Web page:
Unlike vacation time, accrued but unused sick leave under this act need not be paid to an employee upon termination. But, if that employee should be rehired by the employer within a year, all previously accrued and unused sick time must be reinstated.
Reasons May Sick Leave Be Used
Paid sick days may be used for the diagnosis, care, or treatment of an existing health condition of, or the preventive care for, an employee or an employee’s family member.
“Family member” means a child (including step, adopted, foster, legal ward, or a child to whom the employee stands in loco parentis, and “regardless of age or dependency status”), a parent (including step-parents, parents-in-law, legal guardians, or someone who stood in loco parentis while the employee was a minor – regardless of how long ago that was), a spouse, a registered domestic partner, a grandparent, a grandchild, or a sibling.
In addition, paid “sick days” may also be used by employees who are the victims of domestic violence, sexual assault, or stalking.
Employees must provide “reasonable advance notification” of their foreseeable need to use the leave. If the need is unforeseeable, the employee must provide notice of the need for leave “as soon as practicable.” Requests to use sick leave may be made orally or in writing.
An employer may not require the employee to find a worker to replace her/him during her/his sick leave.
Employers must provide employees with written notice of their available amount of paid sick leave or PTO leave provided in lieu of sick leave. This notice must be either on the employee’s itemized wage statement (i.e., their pay stub) or in a separate writing provided on the employee’s pay date at the time wages are paid.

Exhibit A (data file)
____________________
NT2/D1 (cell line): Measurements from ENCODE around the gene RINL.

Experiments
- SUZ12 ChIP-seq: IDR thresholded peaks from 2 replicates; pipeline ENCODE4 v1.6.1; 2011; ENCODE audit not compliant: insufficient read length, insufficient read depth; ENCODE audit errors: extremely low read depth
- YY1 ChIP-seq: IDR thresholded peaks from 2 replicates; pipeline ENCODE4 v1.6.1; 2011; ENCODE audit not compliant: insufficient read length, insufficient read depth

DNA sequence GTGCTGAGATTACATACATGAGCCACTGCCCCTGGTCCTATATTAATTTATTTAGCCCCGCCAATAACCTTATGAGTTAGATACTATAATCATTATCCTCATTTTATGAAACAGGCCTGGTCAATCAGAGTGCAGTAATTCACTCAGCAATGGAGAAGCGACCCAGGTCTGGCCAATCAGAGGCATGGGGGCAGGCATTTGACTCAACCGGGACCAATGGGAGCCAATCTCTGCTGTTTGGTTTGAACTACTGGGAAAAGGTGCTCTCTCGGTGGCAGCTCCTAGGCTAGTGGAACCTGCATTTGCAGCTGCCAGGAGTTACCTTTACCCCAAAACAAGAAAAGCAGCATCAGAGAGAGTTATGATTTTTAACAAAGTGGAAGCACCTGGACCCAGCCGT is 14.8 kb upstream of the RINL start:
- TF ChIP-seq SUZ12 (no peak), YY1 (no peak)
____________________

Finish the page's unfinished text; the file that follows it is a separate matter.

Additionally, employee usage and accrual of sick leave must be documented and retained for at least three years. These records must be made available for employee inspection within 21 days of a written or oral request for such information. (Just as under current Labor Code Section 226.) If an employer does not maintain adequate records, it will be presumed that the affected employee is entitled to the maximum number of accruable hours under the law unless the employer can show otherwise by clear and convincing evidence.
Each new employee must be provided notice of their entitlement to accrue and use sick leave, that they may not be terminated for exercising their rights under the act, and that they may file a complaint for retaliation if they believe they have been retaliated against.
Employers will also be required to display a poster in a conspicuous place in each workplace. The act requires the Labor Commissioner to create a poster and make it available to employers.
Enforcement and Penalties
In an unusual move, the act establishes a rebuttable presumption of unlawful retaliation for denying the use of sick leave, for any adverse action or threat of adverse action, or any other manner of discrimination occurring within 30 days of an employee engaging in any of the following:
1) filing a complaint with the Labor Commissioner OR alleging a violation of the act;
2) cooperating with an investigation or prosecution of a violation of the act; or
3) opposing an employer’s policy, practice, or act that is prohibited by the act.
There is no private cause of action under the act. The Labor Commissioner is responsible for the law’s enforcement and regulation. If, after a hearing, the Labor Commissioner finds that a violation occurred, the Labor Commissioner may order “any appropriate relief, including reinstatement, backpay, the payment of sick days unlawfully withheld,” as well as administrative penalties.
The law also authorizes the Labor Commissioner or the Attorney General to institute a civil action for a violation of the act.
There are penalties for posting violations ($100 per offense), withholding sick leave (triple damages or $250, whichever is great, up to a maximum of $4,000), any other harm to an employee ($50 per day, up to a maximum of $4,000), or failure to promptly comply with an order of the Labor Commissioner ($50 per day). All of those penalties are cumulative.
What Should Employers Do?
California employers should update their sick leave, PTO leave, and record-retention policies to ensure compliance. Employers should also ensure that all managers and supervisors are trained in the application of the new law and the employer’s revised policies.
Employers must also ensure that their California employees’ wage statements or pay stubs accurately reflect accrued and used sick time.
Finally, employers should update their new hire packets, Employee Handbook and/or their existing sick leave or PTO policies to make them compliant with the new law.